Where does our food come from?
PUBLISHED: 16:02 25 April 2019 | UPDATED: 17:16 25 April 2019
School children were encouraged to look beyond the supermarket packaging to understand where their food comes from at an agricultural show in Ipswich.
The 19th School Farm and Country Fair, held at Trinity Park, was attended by more than 4,000 Year 3 and 4 pupils who were able to get hands-on experience with farm animals, including chicks, ducklings, sheep and goats, to handle the grains grown here, and wool clipped from sheep. There were also giant farm tractors and machinery on display at the annual event, held ahead of the Suffolk Show in May. Organising committee chairman and farmer Brian Barker has been involved for a number of years and he said: “We are trying to showcase everything about Suffolk farming, what grows here and what goes on in the countryside. We want to show everything that the industry of agriculture has got to offer and how it can fit in with the national curriculum.
“If we can inspire children to recycle, to eat local food and enthuse them to understand the countryside and why it is so important to look after it, then it has been a fantastic event.”
More than 200 exhibitors and 270 other volunteers helped make the day possible.
Outside the main hall, school groups were waiting to see the next interactive Carrot Show, and snacking on free local carrots.
Mendlesham Primary School teacher Jennie Owen said: “We have 28 children here and they are having a great time.
“Although they live in a village and are quite used to the countryside, they are not really involved with it. I think it is very important for them to understand where their food comes from.”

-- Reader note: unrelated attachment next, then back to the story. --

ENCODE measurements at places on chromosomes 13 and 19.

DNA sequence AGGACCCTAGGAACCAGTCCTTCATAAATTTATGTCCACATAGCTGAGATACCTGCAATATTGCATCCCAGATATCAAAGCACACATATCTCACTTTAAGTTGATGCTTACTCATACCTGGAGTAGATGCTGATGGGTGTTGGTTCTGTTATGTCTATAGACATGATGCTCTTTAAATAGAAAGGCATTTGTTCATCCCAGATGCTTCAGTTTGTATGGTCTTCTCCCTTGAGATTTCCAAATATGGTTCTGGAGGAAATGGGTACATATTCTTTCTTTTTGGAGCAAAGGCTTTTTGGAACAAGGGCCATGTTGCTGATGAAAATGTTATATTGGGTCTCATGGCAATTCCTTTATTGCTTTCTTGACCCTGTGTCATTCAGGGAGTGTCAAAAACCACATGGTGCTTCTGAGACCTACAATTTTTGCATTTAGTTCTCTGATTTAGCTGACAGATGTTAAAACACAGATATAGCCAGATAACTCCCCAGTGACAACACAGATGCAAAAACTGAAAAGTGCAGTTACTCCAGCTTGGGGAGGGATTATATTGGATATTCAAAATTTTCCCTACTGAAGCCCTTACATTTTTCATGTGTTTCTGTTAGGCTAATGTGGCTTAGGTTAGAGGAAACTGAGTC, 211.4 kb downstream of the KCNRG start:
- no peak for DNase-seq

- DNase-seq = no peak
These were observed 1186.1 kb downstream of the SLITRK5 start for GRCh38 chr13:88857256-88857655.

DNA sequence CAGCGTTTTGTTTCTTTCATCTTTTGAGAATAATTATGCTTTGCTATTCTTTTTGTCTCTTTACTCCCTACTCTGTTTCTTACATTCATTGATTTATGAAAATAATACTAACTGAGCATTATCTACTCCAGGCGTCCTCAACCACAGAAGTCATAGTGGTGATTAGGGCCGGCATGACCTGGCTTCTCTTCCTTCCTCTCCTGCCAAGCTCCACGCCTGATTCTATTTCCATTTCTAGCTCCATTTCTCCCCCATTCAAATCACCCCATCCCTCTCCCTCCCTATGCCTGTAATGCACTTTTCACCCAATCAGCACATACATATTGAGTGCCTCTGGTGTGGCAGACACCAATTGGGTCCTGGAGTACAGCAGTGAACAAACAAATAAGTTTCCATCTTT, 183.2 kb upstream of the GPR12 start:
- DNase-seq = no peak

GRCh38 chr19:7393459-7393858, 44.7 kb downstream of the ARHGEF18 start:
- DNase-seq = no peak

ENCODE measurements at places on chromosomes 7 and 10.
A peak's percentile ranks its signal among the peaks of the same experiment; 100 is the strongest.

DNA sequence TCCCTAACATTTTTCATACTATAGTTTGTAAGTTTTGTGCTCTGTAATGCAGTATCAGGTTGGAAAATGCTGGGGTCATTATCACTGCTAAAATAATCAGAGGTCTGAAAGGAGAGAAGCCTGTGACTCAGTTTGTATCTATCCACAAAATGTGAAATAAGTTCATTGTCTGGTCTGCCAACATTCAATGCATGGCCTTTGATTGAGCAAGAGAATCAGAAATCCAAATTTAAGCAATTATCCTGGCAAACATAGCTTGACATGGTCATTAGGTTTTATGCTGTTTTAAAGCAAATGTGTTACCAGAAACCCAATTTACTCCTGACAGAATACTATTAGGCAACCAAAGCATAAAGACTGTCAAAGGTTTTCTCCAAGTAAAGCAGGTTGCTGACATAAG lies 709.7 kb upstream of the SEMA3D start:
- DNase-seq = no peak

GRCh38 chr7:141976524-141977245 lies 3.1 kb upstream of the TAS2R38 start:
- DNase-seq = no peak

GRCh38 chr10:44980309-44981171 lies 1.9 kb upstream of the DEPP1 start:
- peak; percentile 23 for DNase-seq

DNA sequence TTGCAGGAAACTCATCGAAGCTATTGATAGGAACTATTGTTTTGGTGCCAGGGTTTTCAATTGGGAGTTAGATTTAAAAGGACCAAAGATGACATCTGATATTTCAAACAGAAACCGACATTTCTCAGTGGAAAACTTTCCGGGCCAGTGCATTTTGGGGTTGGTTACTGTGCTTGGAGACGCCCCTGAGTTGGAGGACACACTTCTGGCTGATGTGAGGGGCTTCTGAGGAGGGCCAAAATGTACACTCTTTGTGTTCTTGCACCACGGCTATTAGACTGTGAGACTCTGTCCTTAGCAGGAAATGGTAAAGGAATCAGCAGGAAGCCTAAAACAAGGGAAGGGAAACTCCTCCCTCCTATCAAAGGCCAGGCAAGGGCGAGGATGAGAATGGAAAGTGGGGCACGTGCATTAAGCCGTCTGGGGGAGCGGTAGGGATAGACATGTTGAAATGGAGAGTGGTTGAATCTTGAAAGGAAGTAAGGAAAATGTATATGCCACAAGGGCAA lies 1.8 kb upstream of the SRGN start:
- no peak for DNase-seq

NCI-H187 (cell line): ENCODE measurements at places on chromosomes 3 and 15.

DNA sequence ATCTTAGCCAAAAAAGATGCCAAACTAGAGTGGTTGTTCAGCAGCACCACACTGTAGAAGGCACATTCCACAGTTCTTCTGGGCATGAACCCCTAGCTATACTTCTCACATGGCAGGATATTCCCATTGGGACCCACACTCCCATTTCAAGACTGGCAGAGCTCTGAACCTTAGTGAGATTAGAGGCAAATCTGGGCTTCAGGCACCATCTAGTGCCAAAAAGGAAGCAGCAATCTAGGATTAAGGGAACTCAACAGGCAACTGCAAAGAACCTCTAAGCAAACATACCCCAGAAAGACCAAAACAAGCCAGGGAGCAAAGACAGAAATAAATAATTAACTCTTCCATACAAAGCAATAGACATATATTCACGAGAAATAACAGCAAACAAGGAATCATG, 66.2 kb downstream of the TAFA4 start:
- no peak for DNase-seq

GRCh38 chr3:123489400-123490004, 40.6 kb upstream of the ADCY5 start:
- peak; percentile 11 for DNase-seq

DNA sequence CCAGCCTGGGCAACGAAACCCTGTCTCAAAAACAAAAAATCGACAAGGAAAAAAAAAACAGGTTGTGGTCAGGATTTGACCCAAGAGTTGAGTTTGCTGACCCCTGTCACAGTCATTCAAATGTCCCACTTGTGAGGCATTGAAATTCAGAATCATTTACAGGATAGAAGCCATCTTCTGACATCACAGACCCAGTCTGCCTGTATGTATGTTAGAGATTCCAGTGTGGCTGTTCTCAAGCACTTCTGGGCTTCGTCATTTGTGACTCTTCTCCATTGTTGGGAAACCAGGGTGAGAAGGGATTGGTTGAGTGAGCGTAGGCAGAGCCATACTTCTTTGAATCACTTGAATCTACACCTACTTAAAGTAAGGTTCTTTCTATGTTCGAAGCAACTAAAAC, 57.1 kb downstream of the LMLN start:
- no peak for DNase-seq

School pupil George added: “I really liked holding the animals, the chicks and ducklings. I would like to have chickens at home.”
Around the showground there were heavy horse shows, horse and hound displays and a demonstrations by Suffolk sheep shearer Holly Sleightholme.
Holly, 21, works with her parents on the Elveden Estate, where they have 3,000 ewes.
She is blazing a trail for youth, and women, in the profession. “I love it,” she said, “I can shear 100 sheep a day. My dad Paul used to be a shearer and I started when I was 17.”
The visitors were fascinated to touch and feel the texture of the coats as Holly sheared the sheep.
Spinning and weaving were also popular demonstrations on site.
Red Poll farmer Denise Thomas, from Lavenham Brooks, was allowing pupils to climb up and stroke the cattle.
She said: “Some children want to know whether they are cows, camels or horses.
“And they ask, 'can I stroke them?' They are surprised at how soft they are.
“I absolutely love it. It is a real hands-on experience for them.”